News Column

Trustees Vote to Move Forward on Key Research, Housing Facilities

May 16, 2014



WEST LAFAYETTE, Ind., May 16 -- Purdue University issued the following news release:

Purdue'sBoard of Trustees on Friday (May 16) approved moving forward on several projects that will advance the university's Purdue Moves initiatives.

Among the actions were approval to plan, finance, construct and award construction contracts for three engineering research facilities; approval to plan an agronomy center laboratory; and authorization to exchange land parcels with the Purdue Research Foundation and allow planning activities to begin for a facility that will serve University Residences and the Honors College.

The College of Engineering projects will invest up to a total of $76.2 million in the college's strategic growth plan. Approved proposals call for construction of a flexible research lab facility, an addition to biomedical engineering's Martin Jischke Hall and construction of a new building to add additional research capacity to the Zucrow High Pressure Lab.

"These facilities will play a key role in helping us reach our strategic growth plan goals and realize the vision spelled out in Purdue Moves," said Leah Jamieson, John A. Edwardson Dean of Engineering. "Key components of that vision are the hiring of more than 100 new faculty and expansion of our research opportunities. State-of-the-art research facilities are critical to reaching those goals."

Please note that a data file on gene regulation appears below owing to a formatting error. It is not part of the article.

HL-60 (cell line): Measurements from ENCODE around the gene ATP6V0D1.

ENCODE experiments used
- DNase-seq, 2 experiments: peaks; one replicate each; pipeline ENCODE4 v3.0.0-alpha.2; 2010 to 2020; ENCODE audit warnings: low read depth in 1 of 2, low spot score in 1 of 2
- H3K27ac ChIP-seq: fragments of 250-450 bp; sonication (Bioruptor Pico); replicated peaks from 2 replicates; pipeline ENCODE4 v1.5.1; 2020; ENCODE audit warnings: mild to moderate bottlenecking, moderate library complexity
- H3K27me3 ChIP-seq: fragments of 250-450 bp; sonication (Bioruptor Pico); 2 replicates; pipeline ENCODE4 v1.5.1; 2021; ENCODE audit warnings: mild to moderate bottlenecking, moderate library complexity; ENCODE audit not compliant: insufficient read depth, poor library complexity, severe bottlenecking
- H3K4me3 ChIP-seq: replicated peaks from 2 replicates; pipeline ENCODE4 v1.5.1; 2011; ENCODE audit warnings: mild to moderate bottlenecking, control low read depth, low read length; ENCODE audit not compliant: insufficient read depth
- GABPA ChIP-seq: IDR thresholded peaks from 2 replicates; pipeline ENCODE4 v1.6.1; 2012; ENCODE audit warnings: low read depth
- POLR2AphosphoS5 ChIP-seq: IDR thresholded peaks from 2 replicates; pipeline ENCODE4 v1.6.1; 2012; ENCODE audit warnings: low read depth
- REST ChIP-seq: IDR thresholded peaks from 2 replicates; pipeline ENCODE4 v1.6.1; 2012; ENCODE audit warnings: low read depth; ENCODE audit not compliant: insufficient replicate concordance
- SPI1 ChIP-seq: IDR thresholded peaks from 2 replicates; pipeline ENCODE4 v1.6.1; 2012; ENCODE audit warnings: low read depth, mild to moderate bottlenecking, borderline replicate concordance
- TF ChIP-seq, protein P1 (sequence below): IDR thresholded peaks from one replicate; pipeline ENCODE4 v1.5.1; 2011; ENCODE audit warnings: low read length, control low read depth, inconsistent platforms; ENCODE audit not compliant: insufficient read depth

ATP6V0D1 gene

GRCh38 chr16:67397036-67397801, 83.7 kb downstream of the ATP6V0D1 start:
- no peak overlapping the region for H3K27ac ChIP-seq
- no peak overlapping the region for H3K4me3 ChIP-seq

Purdue Moves is a range of initiatives introduced by President Mitch Daniels to broaden Purdue's global impact and enhance educational opportunities for its students.

Trustees authorized the proposal to plan, finance, construct and award contracts for the completion of the $54 million flex lab, to be built south of the Birck Nanotechnology Center in Discovery Park.

The 75,000-square-foot lab will be a multidisciplinary research facility designed to bring together researchers from diverse backgrounds to enhance learning, collaboration and team-based research. Both wet and dry labs will be housed in the building, which is designed to address the needs of today's diverse research portfolio and to adapt to changing future needs. Infrastructure also will be in place to accommodate future facility expansion.

The lab will be financed with up to $38 million in proceeds from bonds, up to $13.5 million in gift funds and up to $2.5 million in university central reserve funds.

A three-story addition and basement, totaling 32,000 square feet, will be added to the existing Jischke Hall to enhance the university's biomedical engineering research capabilities. The $14 million addition, to be financed with gift funds, will house research labs; an expanded multidisciplinary student design lab; additional instructional spaces to support active-learning activities; and office and support spaces for instructional and research labs.